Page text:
But here’s the McGuffin. In several of these states, including Texas, Utah, Georgia and I believe North Carolina, those new laws are now tied up in state courts fighting out the issue as to whether or not the new laws are constitutional in those states. And that’s also exactly what the Dobbs ruling meant to do. Leave it up to the states to decide.
And if I’m Chief Justice John Roberts, here’s where I’m taking a victory lap. In the year since the Dobbs decision, seven states, six of them red, have all put citizen driven constitutional initiatives on the ballot in state elections to enshrine abortion rights into the state constitution. And you know what? Every goddamn time out, those bad boys won! The court sent the issue back to the states to decide, and this time it was the citizens, and not the legislature that had the final word on bodily autonomy. The system still works. And this November, Florida and Ohio have ballot initiatives to enshrine abortion rights in the state constitution. And ya know what? I bet the day after election day, the pro choice side will now be 9-9.
Look, I’m no moron, or you wouldn’t be reading this. Nobody makes critical decisions on a totally impersonal basis. Every decision we make, whether what car to buy, where to live, or which politician to vote for is tainted by our own personal prejudices, likes, dislikes and opinions. And if we can’t do it, why should we expect our judges to leave their own personal beliefs at the door. As a political philosopher once said, Even fascism would be an acceptable form of government if it was run by angels.
But our system of government is a little more realistic and flexible than that. Our Founding Fathers took into account that our system of democracy was being created by imperfect men, and would be run by imperfect men. And that’s fine. After all, whom among us has never f*cked up a decision. But the concept of democracy requires that the citizens believe that their chosen representatives are governing for them in good faith. And as Chief Justise Roberts might point out, if the citizens don’t like the way their representatives are representatives are dealing with the abortion issue, there’s a remedy available that doesn’t involve the Supreme Court. It’s called the ballot box. A solution seven states have already made good use of.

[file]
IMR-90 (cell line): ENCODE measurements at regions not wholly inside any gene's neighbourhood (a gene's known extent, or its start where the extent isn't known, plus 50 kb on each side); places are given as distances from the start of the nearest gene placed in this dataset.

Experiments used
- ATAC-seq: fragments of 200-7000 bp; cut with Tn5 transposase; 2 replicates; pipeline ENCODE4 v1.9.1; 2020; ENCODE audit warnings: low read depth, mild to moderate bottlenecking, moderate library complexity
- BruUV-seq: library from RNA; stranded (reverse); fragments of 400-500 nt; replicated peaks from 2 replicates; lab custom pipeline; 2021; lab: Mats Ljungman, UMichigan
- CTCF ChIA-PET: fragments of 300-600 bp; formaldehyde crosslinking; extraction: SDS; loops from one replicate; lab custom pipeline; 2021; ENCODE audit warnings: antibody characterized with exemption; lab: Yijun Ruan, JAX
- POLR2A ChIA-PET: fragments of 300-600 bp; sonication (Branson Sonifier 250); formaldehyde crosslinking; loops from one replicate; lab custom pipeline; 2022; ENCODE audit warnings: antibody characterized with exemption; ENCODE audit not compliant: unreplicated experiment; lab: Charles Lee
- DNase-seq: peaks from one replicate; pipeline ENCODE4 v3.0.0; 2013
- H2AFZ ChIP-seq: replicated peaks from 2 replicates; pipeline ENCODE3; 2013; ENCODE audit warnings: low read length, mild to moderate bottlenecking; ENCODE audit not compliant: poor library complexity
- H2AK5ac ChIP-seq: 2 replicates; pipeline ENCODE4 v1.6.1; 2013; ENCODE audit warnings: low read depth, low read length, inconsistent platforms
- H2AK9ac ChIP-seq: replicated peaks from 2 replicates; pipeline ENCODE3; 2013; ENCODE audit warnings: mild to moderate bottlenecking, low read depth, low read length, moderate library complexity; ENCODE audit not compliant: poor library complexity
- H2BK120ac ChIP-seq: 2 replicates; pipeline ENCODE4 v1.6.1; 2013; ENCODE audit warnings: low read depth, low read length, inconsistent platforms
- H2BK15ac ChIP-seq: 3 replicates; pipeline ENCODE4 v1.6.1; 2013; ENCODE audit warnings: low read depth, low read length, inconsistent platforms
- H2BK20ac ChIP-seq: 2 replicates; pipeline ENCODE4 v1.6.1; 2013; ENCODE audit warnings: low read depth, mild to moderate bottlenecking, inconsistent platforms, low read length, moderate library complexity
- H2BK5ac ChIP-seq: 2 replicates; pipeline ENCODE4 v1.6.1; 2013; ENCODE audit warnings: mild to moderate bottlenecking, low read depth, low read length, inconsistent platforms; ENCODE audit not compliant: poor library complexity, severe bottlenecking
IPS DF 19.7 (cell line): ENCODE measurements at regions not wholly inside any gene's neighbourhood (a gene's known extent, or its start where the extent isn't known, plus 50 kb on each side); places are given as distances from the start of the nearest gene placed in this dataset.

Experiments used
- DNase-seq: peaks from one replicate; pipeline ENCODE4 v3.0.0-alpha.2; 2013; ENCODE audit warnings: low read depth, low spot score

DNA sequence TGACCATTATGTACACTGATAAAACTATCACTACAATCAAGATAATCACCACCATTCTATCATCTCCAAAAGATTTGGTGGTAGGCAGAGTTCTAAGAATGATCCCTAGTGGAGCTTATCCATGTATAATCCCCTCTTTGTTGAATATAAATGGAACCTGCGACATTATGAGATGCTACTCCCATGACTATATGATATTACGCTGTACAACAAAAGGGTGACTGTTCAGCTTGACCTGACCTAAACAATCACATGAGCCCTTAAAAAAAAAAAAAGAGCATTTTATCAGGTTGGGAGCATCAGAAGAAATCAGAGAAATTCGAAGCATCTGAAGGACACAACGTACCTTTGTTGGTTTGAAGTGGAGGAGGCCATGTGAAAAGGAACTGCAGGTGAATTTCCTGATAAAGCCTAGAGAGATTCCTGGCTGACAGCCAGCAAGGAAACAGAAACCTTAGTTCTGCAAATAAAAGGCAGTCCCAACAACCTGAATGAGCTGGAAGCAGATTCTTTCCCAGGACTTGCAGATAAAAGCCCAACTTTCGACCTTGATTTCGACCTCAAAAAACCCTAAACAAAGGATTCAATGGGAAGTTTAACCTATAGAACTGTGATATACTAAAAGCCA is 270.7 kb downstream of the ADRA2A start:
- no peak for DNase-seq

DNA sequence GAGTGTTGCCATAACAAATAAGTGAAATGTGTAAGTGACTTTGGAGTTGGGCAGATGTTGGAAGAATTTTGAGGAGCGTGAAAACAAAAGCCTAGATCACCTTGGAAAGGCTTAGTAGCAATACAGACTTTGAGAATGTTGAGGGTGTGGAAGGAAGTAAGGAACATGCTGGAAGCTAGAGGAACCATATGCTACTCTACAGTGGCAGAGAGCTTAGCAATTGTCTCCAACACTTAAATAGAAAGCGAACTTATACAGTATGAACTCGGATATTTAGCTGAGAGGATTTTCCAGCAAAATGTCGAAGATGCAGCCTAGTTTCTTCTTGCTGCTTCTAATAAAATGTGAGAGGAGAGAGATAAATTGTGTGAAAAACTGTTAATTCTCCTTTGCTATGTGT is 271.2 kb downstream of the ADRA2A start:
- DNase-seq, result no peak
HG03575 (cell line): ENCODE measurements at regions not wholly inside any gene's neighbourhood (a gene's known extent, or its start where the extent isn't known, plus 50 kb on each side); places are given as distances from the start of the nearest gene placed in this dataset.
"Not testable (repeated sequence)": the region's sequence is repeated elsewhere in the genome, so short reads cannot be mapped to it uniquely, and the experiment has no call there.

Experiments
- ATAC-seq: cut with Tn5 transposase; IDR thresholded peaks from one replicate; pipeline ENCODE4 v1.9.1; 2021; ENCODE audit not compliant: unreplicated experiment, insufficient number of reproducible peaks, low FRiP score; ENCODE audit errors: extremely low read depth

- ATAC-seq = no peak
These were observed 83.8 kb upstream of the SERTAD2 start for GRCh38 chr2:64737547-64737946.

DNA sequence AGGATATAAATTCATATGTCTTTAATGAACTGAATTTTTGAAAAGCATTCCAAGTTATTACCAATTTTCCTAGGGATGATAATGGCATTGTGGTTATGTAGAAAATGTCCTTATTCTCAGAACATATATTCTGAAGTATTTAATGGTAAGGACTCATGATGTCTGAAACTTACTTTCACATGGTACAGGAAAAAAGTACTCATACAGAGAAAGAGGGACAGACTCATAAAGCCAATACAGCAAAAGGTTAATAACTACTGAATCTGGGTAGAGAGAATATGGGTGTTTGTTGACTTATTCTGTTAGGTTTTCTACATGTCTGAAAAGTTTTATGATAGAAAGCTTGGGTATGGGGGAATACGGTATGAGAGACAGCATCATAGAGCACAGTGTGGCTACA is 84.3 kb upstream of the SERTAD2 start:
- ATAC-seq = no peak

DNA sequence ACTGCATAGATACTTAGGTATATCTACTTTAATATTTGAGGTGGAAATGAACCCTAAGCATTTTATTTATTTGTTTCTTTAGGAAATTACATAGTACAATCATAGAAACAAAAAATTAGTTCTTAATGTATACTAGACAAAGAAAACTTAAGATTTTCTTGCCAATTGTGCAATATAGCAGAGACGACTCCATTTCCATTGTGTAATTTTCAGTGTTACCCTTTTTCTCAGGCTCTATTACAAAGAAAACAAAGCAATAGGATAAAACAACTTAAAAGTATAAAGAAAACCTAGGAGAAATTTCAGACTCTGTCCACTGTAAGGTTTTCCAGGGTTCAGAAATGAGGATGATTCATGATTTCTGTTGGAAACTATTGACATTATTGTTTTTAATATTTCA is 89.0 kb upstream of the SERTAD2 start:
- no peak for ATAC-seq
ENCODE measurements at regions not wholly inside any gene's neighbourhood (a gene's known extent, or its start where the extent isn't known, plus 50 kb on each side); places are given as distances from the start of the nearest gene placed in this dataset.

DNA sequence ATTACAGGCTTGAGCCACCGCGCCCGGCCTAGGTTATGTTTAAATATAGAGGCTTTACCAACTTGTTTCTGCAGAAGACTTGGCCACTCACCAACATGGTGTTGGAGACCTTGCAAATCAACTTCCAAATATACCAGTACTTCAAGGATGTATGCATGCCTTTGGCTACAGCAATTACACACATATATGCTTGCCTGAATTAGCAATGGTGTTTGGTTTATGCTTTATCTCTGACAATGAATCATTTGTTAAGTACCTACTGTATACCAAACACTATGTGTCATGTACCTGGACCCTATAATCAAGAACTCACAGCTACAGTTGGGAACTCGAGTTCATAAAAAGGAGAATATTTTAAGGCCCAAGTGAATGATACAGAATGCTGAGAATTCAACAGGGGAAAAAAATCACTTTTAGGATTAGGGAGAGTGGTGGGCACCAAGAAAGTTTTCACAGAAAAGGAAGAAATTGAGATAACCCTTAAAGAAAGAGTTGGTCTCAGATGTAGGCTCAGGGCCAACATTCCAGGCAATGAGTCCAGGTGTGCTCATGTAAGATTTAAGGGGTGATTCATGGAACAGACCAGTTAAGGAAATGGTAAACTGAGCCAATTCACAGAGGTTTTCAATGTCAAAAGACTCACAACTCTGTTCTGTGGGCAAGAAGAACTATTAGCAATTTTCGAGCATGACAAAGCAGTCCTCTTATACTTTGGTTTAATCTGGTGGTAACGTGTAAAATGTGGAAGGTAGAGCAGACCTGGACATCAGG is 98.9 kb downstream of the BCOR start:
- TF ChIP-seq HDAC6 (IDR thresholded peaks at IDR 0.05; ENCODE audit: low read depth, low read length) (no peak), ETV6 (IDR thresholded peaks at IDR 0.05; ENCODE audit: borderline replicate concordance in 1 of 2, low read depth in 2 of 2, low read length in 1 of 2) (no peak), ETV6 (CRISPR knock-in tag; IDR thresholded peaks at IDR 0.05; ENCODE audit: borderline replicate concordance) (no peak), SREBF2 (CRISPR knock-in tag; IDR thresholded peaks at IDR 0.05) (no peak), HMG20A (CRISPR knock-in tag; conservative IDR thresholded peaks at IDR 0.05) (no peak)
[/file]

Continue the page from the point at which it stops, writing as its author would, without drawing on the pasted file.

And I will close with this, my first and last act of personal privilege. In the Dobbs decision, I don’t believe that the conservative members of the court were honest brokers. I believe that they used the Dobbs decision to settle personal scores for themselves and their backers. At the same time, that doesn’t necessarily mean that the decision was wrong, only that the logic was wrong. But in that single decision, they unwittingly woke the sleeping giant. They blaringly reminded every American citizen that it is the voters who ultimately determine our destiny, and not the slobs we elected. And as shocked as the conservative members of the court are at the outcome of their handiwork, it should also serve as a flashing red light to the slobs in GOP controlled legislatures. We’re pissed. We have long memories. We have the power. And we vote. Here endeth the lesson.